When asked about the quality of work my Mother had done, Jj was very complimentary:  Your Mom’s hex is VERY NICE!  I love your symbolism and the way you expressed it.  Those flowers resemble tulips, which are interpreted as a type of lily representing faith…which is very appropriate for children, as they reflect the parents’ faith in the future.  The only element in a truly traditional hex sign that I see missing is the circle in which they are inscribed.  When I draw them I was taught that the centering moment was a focus on God, the radius representative of His reach — we know it is boundless but that is hard to depict — with the circle inscribed around it all to put all of the working of the sign within His will/domain.  Even when we paint ON a circle, as is most commonly done now, we still use that bounding circle.  Your Mom did a wonderful job, without access to my Grandmother or anyone with deep roots in the tradition, though!”

Jj concluded, “My grandmother’s practice of empowering the design “in the name of the Father, the Son and the Holy Ghost. Amen” was shared by other practitioners.  I was too young to remember what if any sort of dedication my Mother gave her hex sign, but it hung for many years on the front of our then Hamilton blue barn (and now my ‘electric blue’ bedroom).

Before concluding, I should mention that hexenmeister Jj Starwalker was chosen by the Commonwealth of Pennsylvania in 2011 to represent that state on the White House Christmas Tree.  The tree was decorated with ornaments representing each of the 50 states and stood in the Blue Room during the holiday season.  She works hard on her little Corinth farm, spinning her own wool, weaving her own cloth, canning and preserving the year’s bounty, and painting these hexen prayers for those in need.  If you are looking for a unique gift this season, consider contacting her at  She has a toll free number as well:  866.574.4889.

To me, the most meaningful parts of my Mother’s hex design reside in the love contained within the red heart, and the generosity of the garden directly below.  I was reminded of some scripture at my Dad’s wedding recently.  As my Uncle Randy, who officiated the service in his capacity as a Minister of God, I couldn’t help but think of some history, some etymology.  In Paul’s first letter to the Corinthians, the Apostle writes of faith, hope and love.  In the Greek text for chapter thirteen, the word we translate commonly as “love” is the Greek one: agape.   In the King James Version, agape had been translated instead as “generosity”.  If the Greek word agape truly means both generosity and love, then I for one am glad to have been raised in a family which was brimming with both.  As we get to know Dad’s new wife, Dianne, better, I certainly hope she will feel the same way too.

Join me in shouting, “Three Cheers!” to my Dad and his wife, the newly-minted, Mrs. Dianne Wilson!

5 Comments leave one →
  1. October 15, 2012 6:39 pm

    Congratulations all around !!! Once again you have opened your heart and allowed us to feel as though we were present for all of the things you write about – a rare talent indeed – and you generous heart in sharing it makes it all the more meaningful. I sincerely wish I could have known your Mom – what a marvelous person she must have been, and what a wonderful life you must have shared with her and your Dad.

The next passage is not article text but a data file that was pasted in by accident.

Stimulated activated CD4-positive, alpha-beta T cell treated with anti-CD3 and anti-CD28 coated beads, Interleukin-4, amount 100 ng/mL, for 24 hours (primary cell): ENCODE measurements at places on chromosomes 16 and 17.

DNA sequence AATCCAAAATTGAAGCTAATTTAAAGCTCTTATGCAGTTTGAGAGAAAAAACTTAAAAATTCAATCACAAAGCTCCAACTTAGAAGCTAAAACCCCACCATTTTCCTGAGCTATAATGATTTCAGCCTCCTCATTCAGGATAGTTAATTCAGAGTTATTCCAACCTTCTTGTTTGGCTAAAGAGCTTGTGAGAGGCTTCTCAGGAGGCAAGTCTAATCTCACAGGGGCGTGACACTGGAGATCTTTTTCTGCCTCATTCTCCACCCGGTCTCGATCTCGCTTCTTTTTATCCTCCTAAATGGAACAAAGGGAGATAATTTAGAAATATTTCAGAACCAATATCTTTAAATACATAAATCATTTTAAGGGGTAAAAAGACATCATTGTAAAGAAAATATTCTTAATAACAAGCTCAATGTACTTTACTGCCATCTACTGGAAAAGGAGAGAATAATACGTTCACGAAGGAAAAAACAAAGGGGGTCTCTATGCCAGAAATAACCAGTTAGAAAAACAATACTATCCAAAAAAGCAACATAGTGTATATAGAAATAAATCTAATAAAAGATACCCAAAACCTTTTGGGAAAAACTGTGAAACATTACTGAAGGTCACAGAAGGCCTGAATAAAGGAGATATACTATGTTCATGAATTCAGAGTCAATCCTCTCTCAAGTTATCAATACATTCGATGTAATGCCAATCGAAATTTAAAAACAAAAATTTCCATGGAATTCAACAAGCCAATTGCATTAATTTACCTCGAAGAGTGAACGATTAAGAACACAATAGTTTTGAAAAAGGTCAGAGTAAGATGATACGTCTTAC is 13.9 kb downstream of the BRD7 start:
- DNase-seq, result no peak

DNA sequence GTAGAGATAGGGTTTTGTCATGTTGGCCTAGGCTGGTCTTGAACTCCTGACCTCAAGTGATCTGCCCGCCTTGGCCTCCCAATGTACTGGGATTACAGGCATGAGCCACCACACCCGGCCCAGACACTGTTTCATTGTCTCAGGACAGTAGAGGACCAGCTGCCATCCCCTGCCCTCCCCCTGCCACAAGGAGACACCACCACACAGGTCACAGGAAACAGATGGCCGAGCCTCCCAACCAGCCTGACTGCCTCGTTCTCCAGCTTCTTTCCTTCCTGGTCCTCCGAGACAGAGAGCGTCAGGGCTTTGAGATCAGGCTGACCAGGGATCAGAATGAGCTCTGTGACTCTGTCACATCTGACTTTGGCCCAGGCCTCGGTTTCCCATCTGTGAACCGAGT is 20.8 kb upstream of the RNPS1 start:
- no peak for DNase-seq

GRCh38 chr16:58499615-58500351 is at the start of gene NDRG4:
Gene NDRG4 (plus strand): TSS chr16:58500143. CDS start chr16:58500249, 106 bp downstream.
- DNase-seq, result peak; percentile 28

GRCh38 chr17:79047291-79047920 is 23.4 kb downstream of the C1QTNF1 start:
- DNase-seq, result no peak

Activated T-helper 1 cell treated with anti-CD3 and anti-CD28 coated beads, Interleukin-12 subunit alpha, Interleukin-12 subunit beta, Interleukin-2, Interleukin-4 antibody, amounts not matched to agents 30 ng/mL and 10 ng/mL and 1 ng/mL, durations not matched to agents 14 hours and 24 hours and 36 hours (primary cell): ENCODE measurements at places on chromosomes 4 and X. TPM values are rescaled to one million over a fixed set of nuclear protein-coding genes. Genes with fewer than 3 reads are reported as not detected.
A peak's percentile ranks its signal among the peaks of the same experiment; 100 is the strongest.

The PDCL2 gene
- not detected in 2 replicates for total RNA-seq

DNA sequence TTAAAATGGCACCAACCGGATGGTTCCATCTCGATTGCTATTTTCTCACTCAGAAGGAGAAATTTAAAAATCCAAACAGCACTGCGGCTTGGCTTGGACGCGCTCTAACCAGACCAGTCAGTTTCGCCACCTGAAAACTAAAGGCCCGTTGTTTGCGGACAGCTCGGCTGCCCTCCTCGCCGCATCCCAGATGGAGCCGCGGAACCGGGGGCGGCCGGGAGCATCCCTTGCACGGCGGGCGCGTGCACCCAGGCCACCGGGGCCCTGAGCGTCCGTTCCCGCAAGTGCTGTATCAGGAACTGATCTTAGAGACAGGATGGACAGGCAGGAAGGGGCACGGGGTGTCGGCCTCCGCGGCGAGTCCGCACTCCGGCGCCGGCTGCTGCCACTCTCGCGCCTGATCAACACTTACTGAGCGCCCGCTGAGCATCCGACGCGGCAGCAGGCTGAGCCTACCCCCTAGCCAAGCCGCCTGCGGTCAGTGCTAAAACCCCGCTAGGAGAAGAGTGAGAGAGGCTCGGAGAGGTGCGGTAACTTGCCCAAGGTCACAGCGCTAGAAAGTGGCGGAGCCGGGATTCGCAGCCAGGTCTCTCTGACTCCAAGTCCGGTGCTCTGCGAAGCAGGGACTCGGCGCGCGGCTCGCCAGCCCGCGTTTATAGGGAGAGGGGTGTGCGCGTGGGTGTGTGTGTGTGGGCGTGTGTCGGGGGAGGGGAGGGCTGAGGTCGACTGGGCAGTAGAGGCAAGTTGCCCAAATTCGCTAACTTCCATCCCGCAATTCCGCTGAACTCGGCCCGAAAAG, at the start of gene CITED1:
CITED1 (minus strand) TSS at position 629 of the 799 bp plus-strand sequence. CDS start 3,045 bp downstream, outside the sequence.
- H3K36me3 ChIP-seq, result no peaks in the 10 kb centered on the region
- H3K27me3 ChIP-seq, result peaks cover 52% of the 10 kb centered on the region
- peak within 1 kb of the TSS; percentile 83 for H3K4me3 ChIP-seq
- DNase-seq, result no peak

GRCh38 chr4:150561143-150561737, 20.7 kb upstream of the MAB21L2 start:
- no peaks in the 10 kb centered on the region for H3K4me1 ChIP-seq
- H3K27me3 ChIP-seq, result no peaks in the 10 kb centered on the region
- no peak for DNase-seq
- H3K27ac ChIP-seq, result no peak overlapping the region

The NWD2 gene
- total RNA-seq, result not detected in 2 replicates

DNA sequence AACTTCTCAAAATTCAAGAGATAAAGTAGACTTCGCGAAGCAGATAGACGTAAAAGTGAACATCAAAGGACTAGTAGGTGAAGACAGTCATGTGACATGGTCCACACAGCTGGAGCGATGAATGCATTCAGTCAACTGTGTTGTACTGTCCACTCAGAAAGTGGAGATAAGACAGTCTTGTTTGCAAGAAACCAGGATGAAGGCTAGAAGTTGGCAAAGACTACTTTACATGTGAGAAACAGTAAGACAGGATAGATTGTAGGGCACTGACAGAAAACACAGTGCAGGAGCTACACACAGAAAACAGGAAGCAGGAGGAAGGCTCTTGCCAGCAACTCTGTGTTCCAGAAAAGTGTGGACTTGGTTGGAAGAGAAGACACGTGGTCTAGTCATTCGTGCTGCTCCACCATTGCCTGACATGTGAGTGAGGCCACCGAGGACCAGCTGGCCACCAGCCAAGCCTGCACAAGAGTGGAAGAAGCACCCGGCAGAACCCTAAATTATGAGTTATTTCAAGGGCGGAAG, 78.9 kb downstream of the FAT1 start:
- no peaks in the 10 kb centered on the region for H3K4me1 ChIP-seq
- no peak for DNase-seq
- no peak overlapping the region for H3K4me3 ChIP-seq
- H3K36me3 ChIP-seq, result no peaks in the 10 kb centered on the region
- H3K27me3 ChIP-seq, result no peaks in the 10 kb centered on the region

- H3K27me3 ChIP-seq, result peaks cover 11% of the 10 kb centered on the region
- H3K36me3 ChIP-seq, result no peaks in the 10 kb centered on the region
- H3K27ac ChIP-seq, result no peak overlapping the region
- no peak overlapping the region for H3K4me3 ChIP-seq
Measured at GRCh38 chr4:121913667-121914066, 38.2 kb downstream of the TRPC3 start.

2. October 15, 2012 7:30 pm

    Finding and expressing love is never out of season, whether it be in the springtime, in our youth, or in the autumn, in our golden years. Families, chosen and born, are to be cherished always. I love how you have written of yours, honoring both your roots and the “new branch” being grafted onto the tree. I wish your dad and his bride many years of shared joy, with a bit of collaborative rascal-ry thrown in just for fun!

    Thank you for the “plug” for my hex work, as well. Things outside are winding down here on “Hearthfire Hill” at hex central. I have a bit to do before I can say we are ready for winter, but these next couple of weeks are “winter finding” in my tradition and crunch time for getting the garden put to bed, the fowl set for winter and so on. Soon enough I will be able to sit by the fire, without the distraction of planting, weeding or harvest, to spin, weave, knit and of course paint! I am working on the first of what I hope will be a nice line of “Maine themed” designs, featuring the local plants and animals to represent the values in the signs.

  3. Olinick, Judy permalink
    October 18, 2012 5:36 am

    This is really beautiful James.
    I loved reading it and learned a lot. I hadn’t known anything about the history and specific meaning of the hex signs.
    It sounds as though your Dad’s wedding was really nice. You’ve been most kind and generous in your welcome to Diane. I hope they’ll be very happy.

    And how are you and Gregory?

    We’re just back from a trip to Dallas during break to see our granddaughters (and their parents.) The little girls are growing by leaps and bounds, though they’re still pretty small—not quite three and not quite five.

    It sounds as if Tammy Baldwin has a decent chance of being elected. We get quite a bit of campaign literature from her and have sent her a contribution.

    All good wishes

  4. ANNE HEALY permalink
    October 30, 2012 8:50 pm

    Well written… always…..what a tribute!!